Heavy Damage in India From Phailin, but a Low Death Toll
Tropical Cyclone Phailin has left behind a shattered coast in northeast India's Odisha region, but a remarkably low death toll, after making landfall on Saturday near the town of Gopalpur. According to media reports, the death toll from the cyclone is the 22 - 36 range, which is extremely low, considering this is a region where 10,000 died in a similar-strength cyclone in 1999. The India Meteorological Department (IMD) provided excellent early warning information for Phailin, predicting on October 9 that the cyclone would strike on October 12 with at least Category 2-strength winds. Civil defense in India took the warnings seriously, and operated the largest evacuation effort in the nation's history--nearly 1 million people--one that undoubtedly saved hundreds of lives. There were far more shelters available to put the evacuees in, compared to in 1999, thanks to a major effort to build more shelters after the terrible 1999 Odisha cyclone. The high death toll in the 1999 cyclone was blamed, in part, due to lack of shelters.
Figure 1. Evacuated Indian villagers get down from a truck at a relief camp as it rains near Berhampur, India, Saturday, Oct. 12, 2013. (AP Photo/Bikas Das)
Figure 2. Villagers take refuge in a cyclone shelter at Gokhorkuda village in, Ganjam district about 200 kilometers (125 miles) from the eastern Indian city Bhubaneswar, India, Saturday, Oct. 12, 2013. (AP Photo/Biswaranjan Rout)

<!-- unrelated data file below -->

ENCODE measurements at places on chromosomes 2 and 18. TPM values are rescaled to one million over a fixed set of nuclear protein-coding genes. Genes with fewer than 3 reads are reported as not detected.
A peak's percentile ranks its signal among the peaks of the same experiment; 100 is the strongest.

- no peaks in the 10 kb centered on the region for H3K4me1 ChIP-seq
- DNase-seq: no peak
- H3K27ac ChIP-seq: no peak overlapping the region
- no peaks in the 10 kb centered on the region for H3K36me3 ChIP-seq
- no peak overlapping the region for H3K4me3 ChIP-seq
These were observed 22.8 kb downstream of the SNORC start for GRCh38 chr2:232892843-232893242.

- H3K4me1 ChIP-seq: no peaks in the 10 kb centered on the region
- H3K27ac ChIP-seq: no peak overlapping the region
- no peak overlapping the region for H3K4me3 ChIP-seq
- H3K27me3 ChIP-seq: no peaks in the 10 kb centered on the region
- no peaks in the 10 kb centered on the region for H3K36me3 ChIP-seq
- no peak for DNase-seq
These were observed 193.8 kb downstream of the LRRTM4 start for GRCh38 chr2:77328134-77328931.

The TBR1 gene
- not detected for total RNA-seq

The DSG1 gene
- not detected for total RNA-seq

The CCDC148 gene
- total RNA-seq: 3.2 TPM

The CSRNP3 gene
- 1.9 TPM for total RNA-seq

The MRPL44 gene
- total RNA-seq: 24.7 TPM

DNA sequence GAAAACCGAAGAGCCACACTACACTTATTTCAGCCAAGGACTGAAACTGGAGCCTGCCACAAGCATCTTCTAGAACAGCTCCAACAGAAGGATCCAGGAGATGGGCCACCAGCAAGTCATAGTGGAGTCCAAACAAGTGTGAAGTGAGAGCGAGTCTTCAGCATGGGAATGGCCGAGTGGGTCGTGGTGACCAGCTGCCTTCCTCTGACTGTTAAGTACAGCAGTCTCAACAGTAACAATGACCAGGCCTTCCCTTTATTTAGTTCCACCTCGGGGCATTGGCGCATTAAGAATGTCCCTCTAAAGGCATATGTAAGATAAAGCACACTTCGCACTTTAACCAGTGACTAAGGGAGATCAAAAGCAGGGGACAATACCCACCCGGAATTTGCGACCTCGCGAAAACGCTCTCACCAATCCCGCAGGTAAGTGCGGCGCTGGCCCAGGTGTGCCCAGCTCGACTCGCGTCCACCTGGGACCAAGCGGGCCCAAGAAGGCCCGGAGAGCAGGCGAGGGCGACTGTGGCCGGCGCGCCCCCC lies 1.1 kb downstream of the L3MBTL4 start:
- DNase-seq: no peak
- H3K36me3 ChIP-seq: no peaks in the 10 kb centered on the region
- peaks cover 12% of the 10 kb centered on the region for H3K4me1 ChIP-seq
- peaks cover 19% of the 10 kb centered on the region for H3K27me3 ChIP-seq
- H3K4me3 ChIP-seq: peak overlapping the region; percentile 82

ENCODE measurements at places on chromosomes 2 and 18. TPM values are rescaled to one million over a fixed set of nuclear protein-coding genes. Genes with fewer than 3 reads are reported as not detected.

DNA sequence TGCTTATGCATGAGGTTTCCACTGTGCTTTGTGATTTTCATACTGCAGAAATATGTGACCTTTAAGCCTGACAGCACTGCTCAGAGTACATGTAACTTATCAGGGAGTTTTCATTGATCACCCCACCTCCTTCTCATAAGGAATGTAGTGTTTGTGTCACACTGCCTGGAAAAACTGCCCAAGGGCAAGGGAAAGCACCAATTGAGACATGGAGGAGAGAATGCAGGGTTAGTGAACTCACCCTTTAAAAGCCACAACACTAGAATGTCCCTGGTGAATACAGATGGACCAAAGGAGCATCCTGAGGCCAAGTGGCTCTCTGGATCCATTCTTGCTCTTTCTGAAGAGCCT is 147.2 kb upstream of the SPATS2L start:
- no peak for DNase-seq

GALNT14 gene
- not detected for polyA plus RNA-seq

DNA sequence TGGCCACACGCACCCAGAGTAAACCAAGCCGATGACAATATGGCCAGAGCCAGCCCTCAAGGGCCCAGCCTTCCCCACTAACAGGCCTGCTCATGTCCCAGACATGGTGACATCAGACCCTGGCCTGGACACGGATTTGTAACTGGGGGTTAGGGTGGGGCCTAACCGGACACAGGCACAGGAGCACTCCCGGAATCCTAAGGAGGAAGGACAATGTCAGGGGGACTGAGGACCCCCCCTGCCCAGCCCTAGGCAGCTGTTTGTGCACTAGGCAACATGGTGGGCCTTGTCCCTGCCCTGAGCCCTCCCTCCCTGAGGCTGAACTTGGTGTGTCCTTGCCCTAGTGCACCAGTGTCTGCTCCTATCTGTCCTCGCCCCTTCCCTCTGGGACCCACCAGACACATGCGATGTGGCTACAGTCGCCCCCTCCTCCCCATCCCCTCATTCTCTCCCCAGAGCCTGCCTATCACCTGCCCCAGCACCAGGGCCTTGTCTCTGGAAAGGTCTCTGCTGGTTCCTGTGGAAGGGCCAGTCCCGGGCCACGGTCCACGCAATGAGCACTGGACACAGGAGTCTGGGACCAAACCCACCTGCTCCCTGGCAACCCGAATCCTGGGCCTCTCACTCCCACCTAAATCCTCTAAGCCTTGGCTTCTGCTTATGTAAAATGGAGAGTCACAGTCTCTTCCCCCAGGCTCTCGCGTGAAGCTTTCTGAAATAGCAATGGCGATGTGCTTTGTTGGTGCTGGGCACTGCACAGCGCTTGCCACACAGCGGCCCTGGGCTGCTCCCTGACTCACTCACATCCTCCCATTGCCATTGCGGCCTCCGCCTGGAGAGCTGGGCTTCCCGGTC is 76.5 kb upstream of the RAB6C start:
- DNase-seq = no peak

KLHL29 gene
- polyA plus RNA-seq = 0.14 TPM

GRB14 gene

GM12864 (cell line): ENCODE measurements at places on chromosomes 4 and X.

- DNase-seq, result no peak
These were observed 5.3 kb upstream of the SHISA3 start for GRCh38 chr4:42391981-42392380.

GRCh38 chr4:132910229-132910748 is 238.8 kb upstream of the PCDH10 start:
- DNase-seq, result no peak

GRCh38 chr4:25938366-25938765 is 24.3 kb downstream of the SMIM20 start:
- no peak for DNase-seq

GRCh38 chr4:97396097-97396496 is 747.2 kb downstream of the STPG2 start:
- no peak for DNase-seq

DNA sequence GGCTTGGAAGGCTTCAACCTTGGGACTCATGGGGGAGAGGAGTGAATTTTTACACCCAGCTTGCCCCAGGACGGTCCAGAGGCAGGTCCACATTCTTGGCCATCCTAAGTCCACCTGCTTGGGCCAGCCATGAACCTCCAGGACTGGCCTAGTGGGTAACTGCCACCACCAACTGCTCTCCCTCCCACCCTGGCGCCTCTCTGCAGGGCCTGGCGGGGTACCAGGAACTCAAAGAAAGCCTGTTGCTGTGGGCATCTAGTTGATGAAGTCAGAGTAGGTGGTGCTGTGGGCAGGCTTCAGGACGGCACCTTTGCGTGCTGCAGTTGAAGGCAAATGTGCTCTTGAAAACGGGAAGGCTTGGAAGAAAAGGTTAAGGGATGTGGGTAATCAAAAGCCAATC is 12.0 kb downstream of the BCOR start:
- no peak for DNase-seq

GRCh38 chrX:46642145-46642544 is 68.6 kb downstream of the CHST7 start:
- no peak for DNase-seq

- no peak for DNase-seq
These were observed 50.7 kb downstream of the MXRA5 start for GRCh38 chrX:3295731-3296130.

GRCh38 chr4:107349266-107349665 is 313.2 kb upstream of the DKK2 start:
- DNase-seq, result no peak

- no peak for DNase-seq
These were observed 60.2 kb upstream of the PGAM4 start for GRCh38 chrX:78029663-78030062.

According to media reports, Phailin brought a storm surge of up to 3.5 meters (11 feet) to portions of the coast. I estimate the cyclone's winds were 125 - 140 mph at landfall--Category 3 to 4. The pressure bottomed out at 938 mb in Gopalpur as the eye passed over. At its peak strength 12 hours before landfall, the Joint Typhoon Warning Center (JTWC) rated Phailin as a Category 5 storm with 160 mph winds. JTWC has rated only three other Bay of Bengal cyclones that strong: the 1999 Odisha Cyclone (10,000 killed in India), Cyclone Sidr of 2007 (4,200 killed in Bangladesh), and the 1991 02B cyclone that hit Bangladesh (138,000 killed.) All had top winds of 160 mph. There has only been one Category 5 cyclone on record in the Arabian Sea, Cyclone Gonu of 2007 (165 mph winds.) Accurate satellite records of North Indian Ocean tropical cyclones go back no earlier than 1980.
Figure 3. Indian fishermen look at boats destroyed by Cyclone Phailin at the Gopalpur Port on October 14, 2013. (MANAN VATSYAYANA/AFP/Getty Images)
Typhoon Wipha a heavy rainfall threat for Japan
Huge and powerful Category 2 Typhoon Wipha is now weakening as it heads north towards Japan. The storm peaked as a Category 4 storm with 135 mph winds on Sunday, but has weakened to 110 mph winds, despite warm ocean temperatures of 28 - 29°C and moderate wind shear of 10 - 15 knots, because of an eyewall replacement cycle and ingestion of dry air. On Tuesday, Wipha will encounter cooler waters and higher wind shear, which should substantially weaken the storm as it recurves to the northeast and passes just offshore from Tokyo. The coast of Japan should experience winds below hurricane force, if the core of Wipha passes offshore as expected, but heavy rains of 4 - 8" capable of causing damaging flooding will likely affect portions of the coast, including Tokyo. Heavy rains from Wipha may be a concern for the Fukushima nuclear site, where rainfall from Typhoon Man-Yi on September 16 complicated clean-up efforts of the reactors damaged by the March 2011 earthquake and tsunami.